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July 14, 2016 3:17 am

Coping With Trauma of Terrorist Rocket-Fire Requires Acknowledging Fear, Facing Reality, New Israeli Self-Help Book Advises

avatar by Ruthie Blum

Email a copy of "Coping With Trauma of Terrorist Rocket-Fire Requires Acknowledging Fear, Facing Reality, New Israeli Self-Help Book Advises" to a friend
A factory in Sderot hit by Hamas rockets. Photo: IDF.

A factory in Sderot hit by Hamas rockets. Photo: IDF.

A woman who suffered a panic attack during the war in Gaza two years ago while doing community work on behalf of residents of southern Israel living under constant Hamas rocket-fire bombardment has produced a self-help book for coping with post-trauma, the Hebrew news site nrg reported on Wednesday.

Mali Penina Tapiro, 36 – who served as an urban mapping coordinator during Operation Protective Edge in the summer of 2014 — told nrg that she recently decided to publish the pamphlet-length book she wrote after the war “to absorb the feeling of being scared” that accompanies living under perpetual enemy threat.

“It is an excellent tool for parents to use when talking to their children about their fears — and to help them look those fears in the eye,” she said, explaining that her goal is for the 26-page book – titled Me and Myself — to reach every single household in Israel’s “Gaza envelope” communities.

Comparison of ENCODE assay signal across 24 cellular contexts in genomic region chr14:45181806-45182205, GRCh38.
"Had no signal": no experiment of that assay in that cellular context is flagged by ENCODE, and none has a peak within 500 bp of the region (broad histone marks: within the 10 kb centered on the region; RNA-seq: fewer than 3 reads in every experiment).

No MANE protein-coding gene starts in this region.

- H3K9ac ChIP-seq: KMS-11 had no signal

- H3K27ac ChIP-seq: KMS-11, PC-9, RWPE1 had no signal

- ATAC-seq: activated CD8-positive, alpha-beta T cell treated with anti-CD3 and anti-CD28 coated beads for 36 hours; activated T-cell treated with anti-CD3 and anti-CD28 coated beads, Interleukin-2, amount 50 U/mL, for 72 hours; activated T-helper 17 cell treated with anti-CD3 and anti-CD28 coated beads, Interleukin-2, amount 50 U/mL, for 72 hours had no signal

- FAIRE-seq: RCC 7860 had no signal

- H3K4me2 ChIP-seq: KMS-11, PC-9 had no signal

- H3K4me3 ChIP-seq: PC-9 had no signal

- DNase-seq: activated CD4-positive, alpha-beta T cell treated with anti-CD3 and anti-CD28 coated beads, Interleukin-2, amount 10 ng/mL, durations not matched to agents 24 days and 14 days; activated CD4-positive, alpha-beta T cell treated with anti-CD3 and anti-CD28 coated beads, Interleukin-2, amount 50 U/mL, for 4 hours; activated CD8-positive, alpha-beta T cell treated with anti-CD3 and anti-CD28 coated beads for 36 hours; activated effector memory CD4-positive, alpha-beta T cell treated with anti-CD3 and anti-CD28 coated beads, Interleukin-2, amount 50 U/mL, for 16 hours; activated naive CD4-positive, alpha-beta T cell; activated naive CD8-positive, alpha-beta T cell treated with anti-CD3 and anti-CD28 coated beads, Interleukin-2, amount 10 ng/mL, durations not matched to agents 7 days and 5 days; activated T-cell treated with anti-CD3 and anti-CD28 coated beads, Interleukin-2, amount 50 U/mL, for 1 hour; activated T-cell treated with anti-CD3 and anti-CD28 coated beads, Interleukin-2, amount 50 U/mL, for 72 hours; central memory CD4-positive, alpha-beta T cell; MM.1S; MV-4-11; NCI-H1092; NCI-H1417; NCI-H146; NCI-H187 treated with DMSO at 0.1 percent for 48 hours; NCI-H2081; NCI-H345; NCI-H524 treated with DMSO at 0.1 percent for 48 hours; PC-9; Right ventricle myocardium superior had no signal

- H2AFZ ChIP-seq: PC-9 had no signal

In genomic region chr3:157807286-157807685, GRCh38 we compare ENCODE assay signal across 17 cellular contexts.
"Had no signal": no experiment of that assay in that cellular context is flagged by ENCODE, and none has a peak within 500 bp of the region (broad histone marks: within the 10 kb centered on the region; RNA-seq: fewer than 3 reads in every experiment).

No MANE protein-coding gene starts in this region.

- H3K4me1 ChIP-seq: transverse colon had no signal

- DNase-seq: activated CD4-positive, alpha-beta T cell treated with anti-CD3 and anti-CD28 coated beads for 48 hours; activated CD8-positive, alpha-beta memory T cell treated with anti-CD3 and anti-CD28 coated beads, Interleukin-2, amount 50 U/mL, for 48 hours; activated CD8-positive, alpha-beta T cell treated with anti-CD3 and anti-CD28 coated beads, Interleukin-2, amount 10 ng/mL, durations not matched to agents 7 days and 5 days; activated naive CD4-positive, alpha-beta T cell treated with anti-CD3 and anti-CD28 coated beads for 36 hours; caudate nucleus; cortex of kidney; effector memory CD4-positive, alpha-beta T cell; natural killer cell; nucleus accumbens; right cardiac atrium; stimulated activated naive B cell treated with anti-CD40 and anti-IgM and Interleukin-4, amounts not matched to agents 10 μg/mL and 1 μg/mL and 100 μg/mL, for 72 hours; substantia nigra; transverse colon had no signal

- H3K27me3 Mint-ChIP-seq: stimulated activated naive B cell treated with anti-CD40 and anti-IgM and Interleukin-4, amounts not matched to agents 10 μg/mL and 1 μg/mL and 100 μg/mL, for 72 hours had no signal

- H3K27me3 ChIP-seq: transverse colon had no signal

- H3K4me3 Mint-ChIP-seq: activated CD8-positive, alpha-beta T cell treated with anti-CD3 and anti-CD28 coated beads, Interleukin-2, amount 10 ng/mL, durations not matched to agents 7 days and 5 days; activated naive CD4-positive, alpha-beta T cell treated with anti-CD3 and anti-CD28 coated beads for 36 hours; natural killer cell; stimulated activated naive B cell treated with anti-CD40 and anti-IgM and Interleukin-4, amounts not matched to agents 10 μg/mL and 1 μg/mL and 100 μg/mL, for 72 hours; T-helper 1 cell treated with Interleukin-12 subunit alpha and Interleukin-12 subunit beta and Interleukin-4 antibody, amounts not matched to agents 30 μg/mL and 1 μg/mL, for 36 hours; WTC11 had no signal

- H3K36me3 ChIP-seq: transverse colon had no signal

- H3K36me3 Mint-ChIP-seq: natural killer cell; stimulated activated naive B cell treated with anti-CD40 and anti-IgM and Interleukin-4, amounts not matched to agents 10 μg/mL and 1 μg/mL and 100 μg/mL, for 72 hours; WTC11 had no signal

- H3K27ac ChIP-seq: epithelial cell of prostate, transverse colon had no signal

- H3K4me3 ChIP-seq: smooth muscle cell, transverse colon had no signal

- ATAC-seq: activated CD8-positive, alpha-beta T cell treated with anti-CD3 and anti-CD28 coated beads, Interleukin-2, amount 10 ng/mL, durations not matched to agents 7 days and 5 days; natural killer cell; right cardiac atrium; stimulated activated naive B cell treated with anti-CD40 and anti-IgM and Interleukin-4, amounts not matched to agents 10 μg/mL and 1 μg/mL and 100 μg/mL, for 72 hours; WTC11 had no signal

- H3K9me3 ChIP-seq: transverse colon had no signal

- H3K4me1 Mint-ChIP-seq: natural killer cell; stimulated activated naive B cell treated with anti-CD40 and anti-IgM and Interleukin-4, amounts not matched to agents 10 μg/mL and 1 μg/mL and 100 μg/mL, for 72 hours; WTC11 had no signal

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Tapiro said her main message is that it is all right for both children and adults to be afraid. “The book encourages introspection, and resisting the urge to succumb to societal dictates,” she said.

Tapiro described the morning or her anxiety attack. “One day during the war, I was awakened by the sound of an air raid siren, and I remembered that I had forgotten to close the window of the fortified (bomb shelter) room… It was only later, when I passed a mirror on my way into the kitchen and saw myself that I grasped I was having a kind of an anxiety attack. I was crying and felt suffocated — and my knees froze.”

According to nrg, the tension between a harsh outer reality, like that of the Israelis living near the Gaza border, and a person’s internal world is the point of the book. It is a conversation between “me” and “myself,” with one saying, “So what if missiles are exploding all around me? So what if there’s chaos outside? That’s nothing new; what are you stressed about?” Meanwhile, the other is the voice of the self who feels broken and that he can’t take it any more.

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